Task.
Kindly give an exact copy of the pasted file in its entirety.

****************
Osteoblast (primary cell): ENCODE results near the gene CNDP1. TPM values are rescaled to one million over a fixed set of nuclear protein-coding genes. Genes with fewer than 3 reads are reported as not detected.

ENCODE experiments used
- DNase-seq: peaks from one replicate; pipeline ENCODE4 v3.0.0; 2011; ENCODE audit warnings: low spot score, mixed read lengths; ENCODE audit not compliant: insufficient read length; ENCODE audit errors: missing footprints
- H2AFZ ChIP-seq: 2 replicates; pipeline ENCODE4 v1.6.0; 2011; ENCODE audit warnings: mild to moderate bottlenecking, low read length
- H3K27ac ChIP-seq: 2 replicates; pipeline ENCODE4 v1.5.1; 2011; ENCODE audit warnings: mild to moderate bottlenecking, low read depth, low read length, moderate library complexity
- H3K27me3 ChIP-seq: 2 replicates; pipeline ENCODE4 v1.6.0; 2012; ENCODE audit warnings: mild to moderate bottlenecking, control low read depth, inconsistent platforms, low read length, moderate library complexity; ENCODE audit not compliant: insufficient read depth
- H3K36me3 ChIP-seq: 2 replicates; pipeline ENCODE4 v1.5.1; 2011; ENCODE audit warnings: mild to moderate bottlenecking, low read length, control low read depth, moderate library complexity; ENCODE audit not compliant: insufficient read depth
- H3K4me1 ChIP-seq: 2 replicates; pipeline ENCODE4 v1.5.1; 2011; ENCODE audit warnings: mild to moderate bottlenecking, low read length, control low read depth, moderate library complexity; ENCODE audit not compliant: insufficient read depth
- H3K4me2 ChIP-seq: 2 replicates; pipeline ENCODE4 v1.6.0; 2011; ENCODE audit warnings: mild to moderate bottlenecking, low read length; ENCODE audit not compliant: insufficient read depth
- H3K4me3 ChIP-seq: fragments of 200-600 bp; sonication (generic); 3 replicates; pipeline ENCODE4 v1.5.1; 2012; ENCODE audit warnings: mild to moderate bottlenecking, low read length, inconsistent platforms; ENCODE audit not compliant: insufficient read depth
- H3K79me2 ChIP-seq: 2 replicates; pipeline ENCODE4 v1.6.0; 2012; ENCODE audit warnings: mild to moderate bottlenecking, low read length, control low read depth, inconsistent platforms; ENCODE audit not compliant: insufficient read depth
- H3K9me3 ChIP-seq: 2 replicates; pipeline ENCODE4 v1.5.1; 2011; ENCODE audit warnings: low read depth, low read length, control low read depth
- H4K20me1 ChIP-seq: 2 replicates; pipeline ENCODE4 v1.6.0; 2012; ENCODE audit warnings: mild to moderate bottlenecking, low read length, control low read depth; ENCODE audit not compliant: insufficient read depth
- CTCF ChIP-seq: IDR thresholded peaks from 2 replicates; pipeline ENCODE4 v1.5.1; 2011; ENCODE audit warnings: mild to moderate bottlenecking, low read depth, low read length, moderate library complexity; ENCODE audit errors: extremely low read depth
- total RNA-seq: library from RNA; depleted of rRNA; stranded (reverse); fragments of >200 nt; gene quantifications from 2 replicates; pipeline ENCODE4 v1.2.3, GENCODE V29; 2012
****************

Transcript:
Osteoblast (primary cell): ENCODE results near the gene CNDP1. TPM values are rescaled to one million over a fixed set of nuclear protein-coding genes. Genes with fewer than 3 reads are reported as not detected.

ENCODE experiments used
- DNase-seq: peaks from one replicate; pipeline ENCODE4 v3.0.0; 2011; ENCODE audit warnings: low spot score, mixed read lengths; ENCODE audit not compliant: insufficient read length; ENCODE audit errors: missing footprints
- H2AFZ ChIP-seq: 2 replicates; pipeline ENCODE4 v1.6.0; 2011; ENCODE audit warnings: mild to moderate bottlenecking, low read length
- H3K27ac ChIP-seq: 2 replicates; pipeline ENCODE4 v1.5.1; 2011; ENCODE audit warnings: mild to moderate bottlenecking, low read depth, low read length, moderate library complexity
- H3K27me3 ChIP-seq: 2 replicates; pipeline ENCODE4 v1.6.0; 2012; ENCODE audit warnings: mild to moderate bottlenecking, control low read depth, inconsistent platforms, low read length, moderate library complexity; ENCODE audit not compliant: insufficient read depth
- H3K36me3 ChIP-seq: 2 replicates; pipeline ENCODE4 v1.5.1; 2011; ENCODE audit warnings: mild to moderate bottlenecking, low read length, control low read depth, moderate library complexity; ENCODE audit not compliant: insufficient read depth
- H3K4me1 ChIP-seq: 2 replicates; pipeline ENCODE4 v1.5.1; 2011; ENCODE audit warnings: mild to moderate bottlenecking, low read length, control low read depth, moderate library complexity; ENCODE audit not compliant: insufficient read depth
- H3K4me2 ChIP-seq: 2 replicates; pipeline ENCODE4 v1.6.0; 2011; ENCODE audit warnings: mild to moderate bottlenecking, low read length; ENCODE audit not compliant: insufficient read depth
- H3K4me3 ChIP-seq: fragments of 200-600 bp; sonication (generic); 3 replicates; pipeline ENCODE4 v1.5.1; 2012; ENCODE audit warnings: mild to moderate bottlenecking, low read length, inconsistent platforms; ENCODE audit not compliant: insufficient read depth
- H3K79me2 ChIP-seq: 2 replicates; pipeline ENCODE4 v1.6.0; 2012; ENCODE audit warnings: mild to moderate bottlenecking, low read length, control low read depth, inconsistent platforms; ENCODE audit not compliant: insufficient read depth
- H3K9me3 ChIP-seq: 2 replicates; pipeline ENCODE4 v1.5.1; 2011; ENCODE audit warnings: low read depth, low read length, control low read depth
- H4K20me1 ChIP-seq: 2 replicates; pipeline ENCODE4 v1.6.0; 2012; ENCODE audit warnings: mild to moderate bottlenecking, low read length, control low read depth; ENCODE audit not compliant: insufficient read depth
- CTCF ChIP-seq: IDR thresholded peaks from 2 replicates; pipeline ENCODE4 v1.5.1; 2011; ENCODE audit warnings: mild to moderate bottlenecking, low read depth, low read length, moderate library complexity; ENCODE audit errors: extremely low read depth
- total RNA-seq: library from RNA; depleted of rRNA; stranded (reverse); fragments of >200 nt; gene quantifications from 2 replicates; pipeline ENCODE4 v1.2.3, GENCODE V29; 2012